STAI is a widely used measure of trait anxiety (a person’s disposition towards being anxious over time) and state anxiety (how anxious a person feels at the present time). It is a 40-question survey that uses a 4-point Likert scale per question [32,33]. A score of 20 corresponds to low anxiety and a score of 80 corresponds to high anxiety [18]; higher anxiety scores exist in the infertility population [32]. Mean STAI scores in the infertility population range between 30-50 [5] with a cut-off of 39 in the non-infertility population indicating clinically significant anxiety [11,34]. Mean state and trait anxiety scores in our study were elevated (45.6 control and 48.2 yoga) demonstrative of higher levels of anxiety in our infertility patients [17,18] consistent with these previous findings. Follow up state anxiety scores in our yoga group fell below this clinically significant level of 39. This finding is especially important in the IVF population as a short intervention can be applied during the treatment protocol to acutely impact “state” anxiety during these stressful events.

Our structured yoga intervention is unique when compared to other studies [17,18] in that it was short in duration making it very accessible for patients to perform. The rationale for the large impact in anxiety reduction shown by our study is potentially related to the specific skills acquisition and directed concentration/mindfulness specific to the practice of yoga. The practice of yoga is aimed at aiding the body and mind to distinguish between “effort” and “non effort” and to utilize this knowledge to achieve a state of deliberate relaxation through the “rebound effect” in addition to “synchronization” where the individual is concentrated on one point of focus [27]. Additionally it is plausible that yoga may affect the underlying biologic and genetic mechanisms leading to anxiety. Reductions in serum markers of stress and improved immune function have been demonstrated in those who practice yoga [35-38]. Implementation of yoga in patients with post-traumatic stress disorder (PTSD) has suggested improvement in resilience, stress and anxiety [23] and the use of yoga among healthy mental health care workers resulted in improved stress adaptation and work related stress [22]. More recently, the epigenetic factors associated with anxiety have been examined. Increased global DNA methylation and cytokines, specifically IL-6 has been seen in anxious individuals [39]. It is possible that the differences in serum markers of those who practice yoga may be related to influencing these epigenetic regulators of anxiety and inflammation. Yoga interventions have been implemented specifically in the infertility population resulting in potential benefits in higher quality of life, lower STAI scores, and reduction in depression measures [17] in addition to lower general distress [18].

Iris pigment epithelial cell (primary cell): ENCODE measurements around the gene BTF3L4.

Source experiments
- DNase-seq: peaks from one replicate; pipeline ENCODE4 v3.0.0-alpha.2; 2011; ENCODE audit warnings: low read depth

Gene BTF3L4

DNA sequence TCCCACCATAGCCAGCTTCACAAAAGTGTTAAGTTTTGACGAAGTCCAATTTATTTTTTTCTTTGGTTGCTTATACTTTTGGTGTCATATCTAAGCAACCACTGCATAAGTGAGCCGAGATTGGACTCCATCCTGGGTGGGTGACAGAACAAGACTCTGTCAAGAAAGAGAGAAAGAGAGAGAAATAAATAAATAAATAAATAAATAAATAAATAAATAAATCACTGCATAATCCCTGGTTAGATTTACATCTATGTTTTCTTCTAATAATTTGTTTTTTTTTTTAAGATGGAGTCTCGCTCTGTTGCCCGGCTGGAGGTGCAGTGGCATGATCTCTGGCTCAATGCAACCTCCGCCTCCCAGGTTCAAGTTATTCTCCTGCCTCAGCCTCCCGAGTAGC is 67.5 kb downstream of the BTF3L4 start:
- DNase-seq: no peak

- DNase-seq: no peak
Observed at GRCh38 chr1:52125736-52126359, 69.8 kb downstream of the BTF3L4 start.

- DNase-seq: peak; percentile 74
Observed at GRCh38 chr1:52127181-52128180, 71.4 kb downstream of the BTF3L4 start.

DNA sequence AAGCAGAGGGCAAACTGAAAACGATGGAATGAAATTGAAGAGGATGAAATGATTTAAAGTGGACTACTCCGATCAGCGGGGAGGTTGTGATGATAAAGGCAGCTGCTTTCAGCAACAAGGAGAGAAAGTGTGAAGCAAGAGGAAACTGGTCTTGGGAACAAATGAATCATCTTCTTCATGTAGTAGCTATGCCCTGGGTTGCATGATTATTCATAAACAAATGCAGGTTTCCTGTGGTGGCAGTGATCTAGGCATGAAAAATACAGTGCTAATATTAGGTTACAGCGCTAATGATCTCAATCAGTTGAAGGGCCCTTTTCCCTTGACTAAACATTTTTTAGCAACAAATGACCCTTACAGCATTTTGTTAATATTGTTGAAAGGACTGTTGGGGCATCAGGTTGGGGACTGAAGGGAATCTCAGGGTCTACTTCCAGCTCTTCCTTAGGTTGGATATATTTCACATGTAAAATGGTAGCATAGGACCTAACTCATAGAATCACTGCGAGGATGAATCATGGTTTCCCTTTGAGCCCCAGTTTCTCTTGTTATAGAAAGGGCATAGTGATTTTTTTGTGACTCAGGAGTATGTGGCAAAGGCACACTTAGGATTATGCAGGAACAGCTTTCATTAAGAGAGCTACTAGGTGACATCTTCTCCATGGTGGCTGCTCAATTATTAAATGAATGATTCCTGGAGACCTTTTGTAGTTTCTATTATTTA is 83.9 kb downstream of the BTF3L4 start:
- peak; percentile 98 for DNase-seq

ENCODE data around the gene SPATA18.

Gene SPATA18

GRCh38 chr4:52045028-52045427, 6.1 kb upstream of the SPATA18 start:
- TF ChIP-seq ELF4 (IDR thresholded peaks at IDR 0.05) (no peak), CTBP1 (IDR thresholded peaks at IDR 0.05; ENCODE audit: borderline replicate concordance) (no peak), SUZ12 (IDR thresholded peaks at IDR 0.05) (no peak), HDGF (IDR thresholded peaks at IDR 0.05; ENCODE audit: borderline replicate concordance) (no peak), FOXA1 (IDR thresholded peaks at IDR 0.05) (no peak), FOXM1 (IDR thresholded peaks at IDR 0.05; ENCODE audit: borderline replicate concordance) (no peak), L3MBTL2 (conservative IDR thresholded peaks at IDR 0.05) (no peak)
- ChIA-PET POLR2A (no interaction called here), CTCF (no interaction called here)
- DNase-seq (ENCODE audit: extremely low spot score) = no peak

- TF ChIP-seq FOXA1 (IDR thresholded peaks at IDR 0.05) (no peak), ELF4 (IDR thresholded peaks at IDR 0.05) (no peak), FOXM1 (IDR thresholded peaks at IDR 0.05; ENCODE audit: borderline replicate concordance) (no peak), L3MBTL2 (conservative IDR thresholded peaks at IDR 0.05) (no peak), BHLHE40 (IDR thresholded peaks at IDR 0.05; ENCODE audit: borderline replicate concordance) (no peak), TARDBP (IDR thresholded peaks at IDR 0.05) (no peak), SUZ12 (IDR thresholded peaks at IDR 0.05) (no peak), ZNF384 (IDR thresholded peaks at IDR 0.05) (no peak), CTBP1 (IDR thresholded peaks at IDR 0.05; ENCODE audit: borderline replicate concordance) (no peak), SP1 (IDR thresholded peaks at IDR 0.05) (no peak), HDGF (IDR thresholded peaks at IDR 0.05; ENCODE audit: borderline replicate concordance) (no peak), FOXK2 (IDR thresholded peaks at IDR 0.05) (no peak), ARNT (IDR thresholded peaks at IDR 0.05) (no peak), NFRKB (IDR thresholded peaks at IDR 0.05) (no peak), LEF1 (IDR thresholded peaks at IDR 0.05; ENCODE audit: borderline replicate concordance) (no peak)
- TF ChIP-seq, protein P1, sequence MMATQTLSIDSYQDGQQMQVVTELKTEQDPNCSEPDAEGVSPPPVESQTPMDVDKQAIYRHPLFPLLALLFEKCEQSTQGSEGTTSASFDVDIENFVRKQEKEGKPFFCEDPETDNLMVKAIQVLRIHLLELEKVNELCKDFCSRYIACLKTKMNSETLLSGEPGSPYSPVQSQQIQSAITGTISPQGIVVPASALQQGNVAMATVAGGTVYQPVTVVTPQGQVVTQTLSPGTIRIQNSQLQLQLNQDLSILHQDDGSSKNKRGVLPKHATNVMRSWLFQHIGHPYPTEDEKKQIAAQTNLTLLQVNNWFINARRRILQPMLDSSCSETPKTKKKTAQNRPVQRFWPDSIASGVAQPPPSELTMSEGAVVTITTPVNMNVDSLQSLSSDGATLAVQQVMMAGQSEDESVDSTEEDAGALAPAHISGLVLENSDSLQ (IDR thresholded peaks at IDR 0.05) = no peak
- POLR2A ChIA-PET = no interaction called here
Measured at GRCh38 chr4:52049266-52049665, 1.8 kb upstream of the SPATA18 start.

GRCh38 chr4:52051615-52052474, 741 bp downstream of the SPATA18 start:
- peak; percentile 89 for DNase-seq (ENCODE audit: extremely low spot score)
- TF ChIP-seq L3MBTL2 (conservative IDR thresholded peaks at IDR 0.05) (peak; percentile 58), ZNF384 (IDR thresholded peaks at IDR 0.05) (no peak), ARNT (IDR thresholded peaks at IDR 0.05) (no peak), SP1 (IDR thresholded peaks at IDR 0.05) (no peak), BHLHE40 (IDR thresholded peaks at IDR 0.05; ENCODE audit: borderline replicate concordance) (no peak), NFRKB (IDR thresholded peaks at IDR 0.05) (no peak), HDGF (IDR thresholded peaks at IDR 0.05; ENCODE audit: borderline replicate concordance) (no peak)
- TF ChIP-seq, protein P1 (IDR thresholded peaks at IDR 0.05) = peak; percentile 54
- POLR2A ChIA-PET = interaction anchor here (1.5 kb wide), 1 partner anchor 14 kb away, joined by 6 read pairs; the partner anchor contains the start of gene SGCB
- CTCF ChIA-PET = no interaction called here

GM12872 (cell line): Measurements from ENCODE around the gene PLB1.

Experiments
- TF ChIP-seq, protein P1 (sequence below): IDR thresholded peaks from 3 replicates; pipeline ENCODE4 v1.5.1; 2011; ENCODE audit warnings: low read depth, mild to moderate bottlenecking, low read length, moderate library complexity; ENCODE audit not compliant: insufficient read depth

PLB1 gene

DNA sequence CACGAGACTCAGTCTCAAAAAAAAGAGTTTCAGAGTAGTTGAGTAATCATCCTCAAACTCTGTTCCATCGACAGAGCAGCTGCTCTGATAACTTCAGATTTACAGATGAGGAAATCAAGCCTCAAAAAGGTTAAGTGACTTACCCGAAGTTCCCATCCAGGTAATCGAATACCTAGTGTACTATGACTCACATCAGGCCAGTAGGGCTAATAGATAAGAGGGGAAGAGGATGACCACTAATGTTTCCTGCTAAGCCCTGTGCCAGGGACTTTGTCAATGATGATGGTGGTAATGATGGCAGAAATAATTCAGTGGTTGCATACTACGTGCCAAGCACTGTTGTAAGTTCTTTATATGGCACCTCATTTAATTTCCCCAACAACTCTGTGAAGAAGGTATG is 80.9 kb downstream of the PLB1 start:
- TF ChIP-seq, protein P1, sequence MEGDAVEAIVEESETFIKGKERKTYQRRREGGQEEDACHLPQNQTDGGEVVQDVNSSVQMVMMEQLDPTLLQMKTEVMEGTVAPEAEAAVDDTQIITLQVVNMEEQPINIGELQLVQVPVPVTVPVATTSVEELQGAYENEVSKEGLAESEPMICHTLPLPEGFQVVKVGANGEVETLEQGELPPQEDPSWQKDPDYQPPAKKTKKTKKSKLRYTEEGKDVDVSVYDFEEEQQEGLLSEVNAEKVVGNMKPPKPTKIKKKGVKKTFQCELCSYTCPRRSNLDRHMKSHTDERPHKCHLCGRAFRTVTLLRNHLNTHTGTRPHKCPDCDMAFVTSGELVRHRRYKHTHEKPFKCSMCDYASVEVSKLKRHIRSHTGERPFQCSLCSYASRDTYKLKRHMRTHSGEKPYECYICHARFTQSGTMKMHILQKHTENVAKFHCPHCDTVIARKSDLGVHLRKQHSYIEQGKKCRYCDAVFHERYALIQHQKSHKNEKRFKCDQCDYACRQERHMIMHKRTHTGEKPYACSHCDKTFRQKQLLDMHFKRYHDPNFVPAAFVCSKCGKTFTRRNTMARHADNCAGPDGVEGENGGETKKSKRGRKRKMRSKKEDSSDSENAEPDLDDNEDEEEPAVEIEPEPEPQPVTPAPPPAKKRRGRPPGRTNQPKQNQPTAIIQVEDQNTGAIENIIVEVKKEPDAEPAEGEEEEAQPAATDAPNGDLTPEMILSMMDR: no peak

Stress reduction techniques that are not only simple but also empowering can potentially have a profound impact on clinical outcomes and patient success. ART processes that are associated with the highest stress and decreased coping are the 10 days prior to pregnancy test, previous failed IVF cycles and pregnancy loss [5,7]. Many common stress reducers like exercise are limited during ovarian stimulation indicating the need for specialized and safe techniques, such as yoga.